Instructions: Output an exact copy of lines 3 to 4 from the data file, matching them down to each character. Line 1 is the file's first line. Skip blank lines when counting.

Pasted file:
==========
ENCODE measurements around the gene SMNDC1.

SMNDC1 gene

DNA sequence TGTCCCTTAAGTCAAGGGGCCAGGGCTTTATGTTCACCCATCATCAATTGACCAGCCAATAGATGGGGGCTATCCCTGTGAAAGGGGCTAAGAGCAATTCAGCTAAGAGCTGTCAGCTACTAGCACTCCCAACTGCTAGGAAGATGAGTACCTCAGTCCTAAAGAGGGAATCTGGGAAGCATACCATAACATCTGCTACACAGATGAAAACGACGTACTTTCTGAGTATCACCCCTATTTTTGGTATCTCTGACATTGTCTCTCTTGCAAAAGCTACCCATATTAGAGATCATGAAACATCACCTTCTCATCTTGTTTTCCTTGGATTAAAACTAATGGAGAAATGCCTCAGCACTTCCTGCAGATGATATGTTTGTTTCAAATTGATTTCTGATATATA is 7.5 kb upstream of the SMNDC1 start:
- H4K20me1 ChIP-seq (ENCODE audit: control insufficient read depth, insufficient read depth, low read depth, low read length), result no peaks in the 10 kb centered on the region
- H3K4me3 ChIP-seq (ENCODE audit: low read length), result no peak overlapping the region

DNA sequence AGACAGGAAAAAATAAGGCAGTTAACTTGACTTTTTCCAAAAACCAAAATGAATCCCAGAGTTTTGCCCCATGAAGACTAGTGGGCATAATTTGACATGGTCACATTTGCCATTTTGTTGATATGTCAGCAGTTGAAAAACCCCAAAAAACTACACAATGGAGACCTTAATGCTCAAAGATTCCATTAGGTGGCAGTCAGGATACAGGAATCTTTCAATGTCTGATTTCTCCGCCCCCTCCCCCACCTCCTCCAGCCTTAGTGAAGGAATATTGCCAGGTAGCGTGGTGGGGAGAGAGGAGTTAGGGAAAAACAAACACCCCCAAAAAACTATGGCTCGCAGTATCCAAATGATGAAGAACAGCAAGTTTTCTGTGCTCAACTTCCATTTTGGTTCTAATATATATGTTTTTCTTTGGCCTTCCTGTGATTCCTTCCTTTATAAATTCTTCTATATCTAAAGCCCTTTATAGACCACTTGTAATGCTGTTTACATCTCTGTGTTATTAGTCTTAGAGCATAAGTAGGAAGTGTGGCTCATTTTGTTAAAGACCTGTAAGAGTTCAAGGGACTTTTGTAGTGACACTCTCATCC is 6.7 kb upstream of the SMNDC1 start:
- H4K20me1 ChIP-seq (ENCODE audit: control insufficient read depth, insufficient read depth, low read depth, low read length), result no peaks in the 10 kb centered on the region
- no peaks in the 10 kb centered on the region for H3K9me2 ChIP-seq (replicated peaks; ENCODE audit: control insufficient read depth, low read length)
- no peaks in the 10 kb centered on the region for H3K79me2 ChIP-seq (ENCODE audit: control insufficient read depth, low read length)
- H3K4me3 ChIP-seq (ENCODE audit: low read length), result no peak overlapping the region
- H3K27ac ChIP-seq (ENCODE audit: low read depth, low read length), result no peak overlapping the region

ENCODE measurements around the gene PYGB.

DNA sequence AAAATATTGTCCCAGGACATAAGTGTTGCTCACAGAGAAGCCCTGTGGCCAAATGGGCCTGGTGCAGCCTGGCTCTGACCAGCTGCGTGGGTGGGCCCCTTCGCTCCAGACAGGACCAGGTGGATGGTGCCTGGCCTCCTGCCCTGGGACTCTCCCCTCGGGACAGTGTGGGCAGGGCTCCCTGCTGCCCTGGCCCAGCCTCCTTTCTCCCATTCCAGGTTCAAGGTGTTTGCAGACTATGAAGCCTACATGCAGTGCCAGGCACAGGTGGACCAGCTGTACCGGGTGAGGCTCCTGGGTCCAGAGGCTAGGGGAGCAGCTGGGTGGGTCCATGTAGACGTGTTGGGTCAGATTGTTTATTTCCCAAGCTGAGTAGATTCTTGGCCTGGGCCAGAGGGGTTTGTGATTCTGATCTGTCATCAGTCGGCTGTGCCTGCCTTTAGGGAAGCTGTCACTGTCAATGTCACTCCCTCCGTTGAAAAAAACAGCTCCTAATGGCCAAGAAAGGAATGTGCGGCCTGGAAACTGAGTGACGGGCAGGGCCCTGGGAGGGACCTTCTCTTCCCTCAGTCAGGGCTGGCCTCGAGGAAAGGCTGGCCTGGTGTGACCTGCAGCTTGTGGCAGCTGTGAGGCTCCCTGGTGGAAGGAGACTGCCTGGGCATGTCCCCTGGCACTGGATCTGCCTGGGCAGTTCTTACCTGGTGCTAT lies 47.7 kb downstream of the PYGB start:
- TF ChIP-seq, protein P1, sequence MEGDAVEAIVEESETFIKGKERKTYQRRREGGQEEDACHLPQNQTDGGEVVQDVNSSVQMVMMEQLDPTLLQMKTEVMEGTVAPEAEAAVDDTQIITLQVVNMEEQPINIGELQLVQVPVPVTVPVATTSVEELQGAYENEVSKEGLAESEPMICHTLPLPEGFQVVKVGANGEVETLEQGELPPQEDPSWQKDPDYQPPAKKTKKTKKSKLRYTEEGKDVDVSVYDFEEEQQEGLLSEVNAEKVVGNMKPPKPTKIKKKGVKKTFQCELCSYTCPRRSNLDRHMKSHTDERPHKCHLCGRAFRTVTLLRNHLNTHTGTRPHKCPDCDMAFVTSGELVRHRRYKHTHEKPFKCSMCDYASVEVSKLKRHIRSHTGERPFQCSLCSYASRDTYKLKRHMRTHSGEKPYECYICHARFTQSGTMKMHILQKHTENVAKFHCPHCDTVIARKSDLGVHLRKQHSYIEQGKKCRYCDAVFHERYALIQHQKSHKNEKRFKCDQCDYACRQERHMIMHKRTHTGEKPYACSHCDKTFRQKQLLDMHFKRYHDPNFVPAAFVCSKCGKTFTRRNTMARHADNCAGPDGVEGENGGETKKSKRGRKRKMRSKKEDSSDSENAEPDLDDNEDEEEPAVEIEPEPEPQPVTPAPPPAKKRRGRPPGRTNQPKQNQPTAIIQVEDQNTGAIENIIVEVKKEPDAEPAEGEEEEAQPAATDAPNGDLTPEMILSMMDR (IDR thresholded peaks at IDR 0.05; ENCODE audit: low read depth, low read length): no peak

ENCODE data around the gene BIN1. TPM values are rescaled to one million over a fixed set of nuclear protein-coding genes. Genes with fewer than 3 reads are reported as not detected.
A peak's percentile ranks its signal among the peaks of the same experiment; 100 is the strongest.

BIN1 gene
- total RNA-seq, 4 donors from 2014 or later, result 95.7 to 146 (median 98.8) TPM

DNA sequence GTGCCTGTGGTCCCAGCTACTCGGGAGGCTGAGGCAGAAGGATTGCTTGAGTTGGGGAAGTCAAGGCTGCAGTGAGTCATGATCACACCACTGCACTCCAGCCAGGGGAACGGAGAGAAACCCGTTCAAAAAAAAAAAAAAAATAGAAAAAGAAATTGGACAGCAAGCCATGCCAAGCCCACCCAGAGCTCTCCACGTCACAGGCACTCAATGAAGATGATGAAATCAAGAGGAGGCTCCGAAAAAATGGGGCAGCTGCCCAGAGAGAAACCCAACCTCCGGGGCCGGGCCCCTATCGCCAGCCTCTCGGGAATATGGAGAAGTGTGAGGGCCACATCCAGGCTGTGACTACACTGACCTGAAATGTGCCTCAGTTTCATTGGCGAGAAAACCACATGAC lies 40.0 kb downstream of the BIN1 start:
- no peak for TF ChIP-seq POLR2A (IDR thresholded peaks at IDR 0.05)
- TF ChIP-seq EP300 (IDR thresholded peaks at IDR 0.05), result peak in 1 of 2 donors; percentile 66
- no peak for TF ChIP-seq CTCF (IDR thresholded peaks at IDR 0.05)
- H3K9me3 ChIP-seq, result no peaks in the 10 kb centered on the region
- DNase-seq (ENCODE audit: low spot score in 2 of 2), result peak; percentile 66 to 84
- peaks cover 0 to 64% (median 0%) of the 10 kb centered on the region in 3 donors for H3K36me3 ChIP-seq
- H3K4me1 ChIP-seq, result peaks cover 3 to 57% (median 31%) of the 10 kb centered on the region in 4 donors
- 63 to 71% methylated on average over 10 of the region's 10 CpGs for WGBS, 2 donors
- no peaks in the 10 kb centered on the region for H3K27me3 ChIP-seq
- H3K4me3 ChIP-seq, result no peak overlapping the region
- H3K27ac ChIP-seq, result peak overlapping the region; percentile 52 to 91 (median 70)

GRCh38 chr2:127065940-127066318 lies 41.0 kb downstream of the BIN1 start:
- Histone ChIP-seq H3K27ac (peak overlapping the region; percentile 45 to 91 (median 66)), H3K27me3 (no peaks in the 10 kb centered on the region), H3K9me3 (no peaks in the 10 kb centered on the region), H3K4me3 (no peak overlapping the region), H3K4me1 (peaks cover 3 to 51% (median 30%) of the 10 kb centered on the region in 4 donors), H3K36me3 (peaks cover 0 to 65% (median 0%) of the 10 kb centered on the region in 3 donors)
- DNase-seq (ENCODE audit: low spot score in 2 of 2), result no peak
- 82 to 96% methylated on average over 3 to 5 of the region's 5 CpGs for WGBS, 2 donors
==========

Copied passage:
DNA sequence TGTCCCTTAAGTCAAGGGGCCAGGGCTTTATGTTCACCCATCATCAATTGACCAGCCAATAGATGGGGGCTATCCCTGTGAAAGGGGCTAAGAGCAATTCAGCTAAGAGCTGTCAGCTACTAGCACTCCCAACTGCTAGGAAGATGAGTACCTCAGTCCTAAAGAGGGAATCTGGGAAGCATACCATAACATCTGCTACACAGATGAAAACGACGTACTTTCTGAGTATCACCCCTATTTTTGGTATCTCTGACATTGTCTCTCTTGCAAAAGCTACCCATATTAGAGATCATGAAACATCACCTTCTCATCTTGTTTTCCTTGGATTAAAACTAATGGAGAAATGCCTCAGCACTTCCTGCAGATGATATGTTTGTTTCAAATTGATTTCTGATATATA is 7.5 kb upstream of the SMNDC1 start:
- H4K20me1 ChIP-seq (ENCODE audit: control insufficient read depth, insufficient read depth, low read depth, low read length), result no peaks in the 10 kb centered on the region